One of the things I enjoy most about social media is its ability to stimulate passionate and seemingly endless debates over the most insignificant topics. For many, these debates take place on Facebook or Twitter. For internal auditors, LinkedIn tends to be the platform of choice. For the past few days, internal auditors and others have been chewing on one particular LinkedIn post like a “dog with a bone.”
It all started about two weeks ago with the following post to The IIA’s Official Global Group:
“Should the internal audit profession be the preserve of chartered accountants only? Or should it be opened up to people with diverse professional backgrounds?”
Now, I am quite certain that the individual who posted this question knew that it would be provocative and would stimulate a lot of debate — and it certainly has. As of this writing, almost 40 comments have been posted. Almost all of them have taken the position that modern internal auditing is a profession that mandates a diverse set of skills. A few have derided the very question itself. In fact, a few days after the question was posted, I posted the following response:
“Given the evolving focus of the internal audit profession in recent years (for example in 2013, only about 21% of internal audit coverage is financial-related), the better question might be: ‘Should the internal audit profession still recruit chartered accountants or should it only be recruiting people with diverse professional backgrounds?'”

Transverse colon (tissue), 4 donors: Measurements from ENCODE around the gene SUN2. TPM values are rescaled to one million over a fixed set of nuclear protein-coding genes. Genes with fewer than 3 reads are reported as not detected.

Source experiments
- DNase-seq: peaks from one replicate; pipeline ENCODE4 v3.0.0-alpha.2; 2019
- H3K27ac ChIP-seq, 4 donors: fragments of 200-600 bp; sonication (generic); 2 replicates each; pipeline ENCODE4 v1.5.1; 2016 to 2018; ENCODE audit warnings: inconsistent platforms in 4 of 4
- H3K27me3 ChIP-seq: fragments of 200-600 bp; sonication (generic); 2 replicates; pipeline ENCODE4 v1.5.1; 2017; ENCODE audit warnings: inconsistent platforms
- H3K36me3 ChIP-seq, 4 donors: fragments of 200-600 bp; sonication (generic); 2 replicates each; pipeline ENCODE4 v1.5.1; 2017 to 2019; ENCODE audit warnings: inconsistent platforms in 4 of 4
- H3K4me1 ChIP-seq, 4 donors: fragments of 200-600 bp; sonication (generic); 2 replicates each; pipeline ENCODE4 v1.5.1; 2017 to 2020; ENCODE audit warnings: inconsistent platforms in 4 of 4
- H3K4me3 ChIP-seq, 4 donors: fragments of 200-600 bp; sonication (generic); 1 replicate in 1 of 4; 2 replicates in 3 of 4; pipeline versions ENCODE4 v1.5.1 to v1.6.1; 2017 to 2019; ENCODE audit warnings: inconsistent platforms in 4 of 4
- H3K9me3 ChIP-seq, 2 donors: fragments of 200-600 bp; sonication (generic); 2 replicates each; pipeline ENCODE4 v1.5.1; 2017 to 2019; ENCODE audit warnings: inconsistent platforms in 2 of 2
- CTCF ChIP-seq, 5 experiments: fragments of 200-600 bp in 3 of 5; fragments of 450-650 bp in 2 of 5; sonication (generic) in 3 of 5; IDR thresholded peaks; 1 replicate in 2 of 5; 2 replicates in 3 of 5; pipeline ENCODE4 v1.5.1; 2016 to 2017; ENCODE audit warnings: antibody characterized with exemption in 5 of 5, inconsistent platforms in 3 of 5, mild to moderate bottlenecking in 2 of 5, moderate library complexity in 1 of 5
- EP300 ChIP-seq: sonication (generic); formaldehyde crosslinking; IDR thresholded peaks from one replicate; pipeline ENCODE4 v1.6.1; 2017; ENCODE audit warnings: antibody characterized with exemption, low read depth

While the original post and my response might evoke a smile — or frown, depending on your point of view and the credentials you hold — they were both designed to stimulate debate.
To address the more serious topic of internal auditor qualifications, I point you to IIA Standard 1210: Proficiency, which states:
“Internal auditors must possess the knowledge, skills, and other competencies needed to perform their individual responsibilities. The internal audit activity collectively must possess or obtain the knowledge, skills, and other competencies needed to perform its responsibilities.”
There was a time when internal audit focused almost exclusively on financial risks and controls. However, this is the 21st century, and the profession has evolved dramatically. While a well-resourced internal audit function will include individuals with strong financial backgrounds (such as certified public accountants (CPAs) and chartered accountants (CAs)), it also will include a much broader diversity of skills than internal audit functions of a generation ago. It’s likely to include individuals with expertise in business operations, IT, compliance, fraud investigation, and many other areas. If I were looking for a specific credential that demonstrates knowledge and proficiency in internal auditing, I would look for a professional who is a Certified Internal Auditor (CIA).
So, to summarize, modern internal auditors must follow the risks. That requires more than just financial expertise. But yes, CPAs and CAs can be internal auditors, too.
I welcome your thoughts on this topic.